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View Diary: CNN Losing Bradley Manning Story: Manning Was Reporting a War Crime, "The Van Thing" (286 comments)

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  •  They didn't convict West, dang it! (16+ / 0-)

    They did an Article 32 investigation and then offered him an Article 15, which he accepted, paid a $5000 fine and retired..... a semi-graceful exit for a truly despicable person.

    As you know, ksuwildcat, but others may not, an Article 15 (known as non-judicial punishment) may only be offered by a commander, not forced on a soldier. Punishment is limited and the maximum depends on the rank of the commander, and is usually some amount of confinement, extra duty, loss of pay and/or rank.

    It's an 'out' for all parties in a situation like this, but the soldier can refuse the offer, leaving the commander to decide to either drop the charge or move it up to a real court-martial.

    I've never heard of a soldier refusing an Article 15, but I'm sure it happens.... hell of a gamble, though.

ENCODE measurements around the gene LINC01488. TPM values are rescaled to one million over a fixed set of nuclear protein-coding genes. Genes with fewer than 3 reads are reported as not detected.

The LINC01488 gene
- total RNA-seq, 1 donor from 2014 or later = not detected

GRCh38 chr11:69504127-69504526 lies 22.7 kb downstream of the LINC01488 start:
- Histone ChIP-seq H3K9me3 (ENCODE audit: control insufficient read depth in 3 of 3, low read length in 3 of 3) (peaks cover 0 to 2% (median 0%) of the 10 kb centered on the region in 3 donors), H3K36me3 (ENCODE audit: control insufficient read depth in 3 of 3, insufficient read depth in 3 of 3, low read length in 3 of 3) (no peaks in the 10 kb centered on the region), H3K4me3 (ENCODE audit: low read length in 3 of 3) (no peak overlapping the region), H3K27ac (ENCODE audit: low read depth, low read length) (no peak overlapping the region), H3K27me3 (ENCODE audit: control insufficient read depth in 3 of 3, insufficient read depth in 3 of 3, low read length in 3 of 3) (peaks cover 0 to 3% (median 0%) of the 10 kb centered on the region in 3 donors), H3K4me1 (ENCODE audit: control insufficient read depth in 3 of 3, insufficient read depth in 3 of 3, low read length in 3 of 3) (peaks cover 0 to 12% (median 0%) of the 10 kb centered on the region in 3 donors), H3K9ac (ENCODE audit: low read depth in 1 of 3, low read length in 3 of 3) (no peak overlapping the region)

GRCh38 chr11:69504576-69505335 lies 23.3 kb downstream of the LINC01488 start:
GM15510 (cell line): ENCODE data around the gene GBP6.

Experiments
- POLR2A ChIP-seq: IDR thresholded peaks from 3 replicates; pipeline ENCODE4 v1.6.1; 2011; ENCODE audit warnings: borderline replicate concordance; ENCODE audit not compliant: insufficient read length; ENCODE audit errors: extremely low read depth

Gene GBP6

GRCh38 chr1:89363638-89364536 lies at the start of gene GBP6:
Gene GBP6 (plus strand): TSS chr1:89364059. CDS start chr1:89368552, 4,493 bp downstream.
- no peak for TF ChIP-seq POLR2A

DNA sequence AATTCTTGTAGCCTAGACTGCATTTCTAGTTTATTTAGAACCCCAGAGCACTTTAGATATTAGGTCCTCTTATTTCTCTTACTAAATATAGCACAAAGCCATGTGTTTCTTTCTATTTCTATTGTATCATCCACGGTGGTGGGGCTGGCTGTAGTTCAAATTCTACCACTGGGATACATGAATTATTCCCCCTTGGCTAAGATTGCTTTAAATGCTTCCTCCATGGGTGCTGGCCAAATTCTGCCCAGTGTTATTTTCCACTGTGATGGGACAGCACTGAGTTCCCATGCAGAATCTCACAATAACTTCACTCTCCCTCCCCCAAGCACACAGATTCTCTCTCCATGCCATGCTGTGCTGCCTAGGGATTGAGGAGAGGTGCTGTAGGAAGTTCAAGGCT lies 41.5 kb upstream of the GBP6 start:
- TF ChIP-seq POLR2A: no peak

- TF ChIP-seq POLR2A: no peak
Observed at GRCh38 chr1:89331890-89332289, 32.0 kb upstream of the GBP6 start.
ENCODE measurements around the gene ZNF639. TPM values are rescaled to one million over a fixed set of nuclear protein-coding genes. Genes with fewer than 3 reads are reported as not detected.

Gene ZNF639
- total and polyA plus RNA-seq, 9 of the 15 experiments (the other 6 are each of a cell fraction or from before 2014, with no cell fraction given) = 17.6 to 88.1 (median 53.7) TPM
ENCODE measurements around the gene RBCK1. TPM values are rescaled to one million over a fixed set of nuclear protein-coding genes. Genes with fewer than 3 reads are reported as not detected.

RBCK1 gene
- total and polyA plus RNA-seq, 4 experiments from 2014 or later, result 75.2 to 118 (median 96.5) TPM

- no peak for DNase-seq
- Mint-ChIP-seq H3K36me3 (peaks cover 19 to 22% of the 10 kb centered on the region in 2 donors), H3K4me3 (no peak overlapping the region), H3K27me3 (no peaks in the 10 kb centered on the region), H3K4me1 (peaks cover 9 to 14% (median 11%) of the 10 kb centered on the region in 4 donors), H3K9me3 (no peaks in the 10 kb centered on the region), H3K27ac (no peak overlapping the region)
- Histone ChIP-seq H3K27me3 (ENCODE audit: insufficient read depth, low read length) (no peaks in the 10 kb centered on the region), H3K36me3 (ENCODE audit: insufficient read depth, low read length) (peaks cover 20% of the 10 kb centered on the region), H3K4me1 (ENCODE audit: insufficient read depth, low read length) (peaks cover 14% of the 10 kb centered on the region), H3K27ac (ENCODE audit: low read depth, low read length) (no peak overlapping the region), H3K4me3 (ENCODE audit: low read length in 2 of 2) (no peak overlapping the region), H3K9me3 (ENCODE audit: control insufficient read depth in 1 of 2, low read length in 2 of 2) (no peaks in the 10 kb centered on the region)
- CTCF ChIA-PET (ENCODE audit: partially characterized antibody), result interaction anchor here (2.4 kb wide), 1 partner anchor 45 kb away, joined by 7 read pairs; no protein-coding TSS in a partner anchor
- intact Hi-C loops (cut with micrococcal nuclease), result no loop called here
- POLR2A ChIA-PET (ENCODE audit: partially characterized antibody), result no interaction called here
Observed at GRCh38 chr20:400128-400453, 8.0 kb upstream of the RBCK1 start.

Geez, I guess I'm REALLY bored at work today - I've never written this many comments before. :-)

    Cheers.

    Against stupidity the gods themselves contend in vain. Friedrich Schiller

    by databob on Fri Nov 30, 2012 at 02:24:21 PM PST

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    •  more to it (1+ / 0-)
      Recommended by:
      raincrow

      The decision to charge him with NJP was based on the circumstances surrounding the incident.  LTC West actually had a good case and probably a better than 50/50 chance of making it though a General Courts Martial.  The command held the threat of convening a Summary Court where a single officer would decide vice a jury.  Had it gone to Summary trial, he probably would have lost as they generally hold a stricter view where as a jury is a crap shoot every time.

      LTC West reported his actions immediately and his command took no action.  Much later when a CENTCOM IG investigator was looking into a different matter the incident surfaced.  Basically someone who was about to go down said "well Im not as bad as LTC West."  Only then did the Brigade Commander involved bring charges against LTC West.  Any jury is going to hold a dim view of charges brought late in an obvious attempt to get the IG to look another direction.